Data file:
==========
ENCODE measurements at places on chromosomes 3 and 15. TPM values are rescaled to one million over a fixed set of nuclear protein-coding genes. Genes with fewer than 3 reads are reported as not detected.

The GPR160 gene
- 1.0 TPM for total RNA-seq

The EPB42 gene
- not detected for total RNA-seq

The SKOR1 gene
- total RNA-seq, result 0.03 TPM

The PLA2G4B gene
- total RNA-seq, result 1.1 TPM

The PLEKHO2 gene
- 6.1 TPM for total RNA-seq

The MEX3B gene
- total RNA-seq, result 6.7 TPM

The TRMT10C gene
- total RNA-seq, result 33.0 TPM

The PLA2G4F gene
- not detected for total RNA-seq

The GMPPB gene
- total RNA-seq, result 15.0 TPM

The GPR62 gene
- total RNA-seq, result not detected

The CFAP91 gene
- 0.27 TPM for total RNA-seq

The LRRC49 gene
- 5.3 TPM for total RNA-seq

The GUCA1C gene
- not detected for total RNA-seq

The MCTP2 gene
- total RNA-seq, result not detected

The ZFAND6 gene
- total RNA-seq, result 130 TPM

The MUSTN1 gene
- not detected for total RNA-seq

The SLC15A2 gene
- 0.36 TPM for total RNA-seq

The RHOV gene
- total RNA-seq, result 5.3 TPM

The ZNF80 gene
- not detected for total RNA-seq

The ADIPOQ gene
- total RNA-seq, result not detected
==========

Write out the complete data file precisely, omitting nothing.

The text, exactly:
ENCODE measurements at places on chromosomes 3 and 15. TPM values are rescaled to one million over a fixed set of nuclear protein-coding genes. Genes with fewer than 3 reads are reported as not detected.

The GPR160 gene
- 1.0 TPM for total RNA-seq

The EPB42 gene
- not detected for total RNA-seq

The SKOR1 gene
- total RNA-seq, result 0.03 TPM

The PLA2G4B gene
- total RNA-seq, result 1.1 TPM

The PLEKHO2 gene
- 6.1 TPM for total RNA-seq

The MEX3B gene
- total RNA-seq, result 6.7 TPM

The TRMT10C gene
- total RNA-seq, result 33.0 TPM

The PLA2G4F gene
- not detected for total RNA-seq

The GMPPB gene
- total RNA-seq, result 15.0 TPM

The GPR62 gene
- total RNA-seq, result not detected

The CFAP91 gene
- 0.27 TPM for total RNA-seq

The LRRC49 gene
- 5.3 TPM for total RNA-seq

The GUCA1C gene
- not detected for total RNA-seq

The MCTP2 gene
- total RNA-seq, result not detected

The ZFAND6 gene
- total RNA-seq, result 130 TPM

The MUSTN1 gene
- not detected for total RNA-seq

The SLC15A2 gene
- 0.36 TPM for total RNA-seq

The RHOV gene
- total RNA-seq, result 5.3 TPM

The ZNF80 gene
- not detected for total RNA-seq

The ADIPOQ gene
- total RNA-seq, result not detected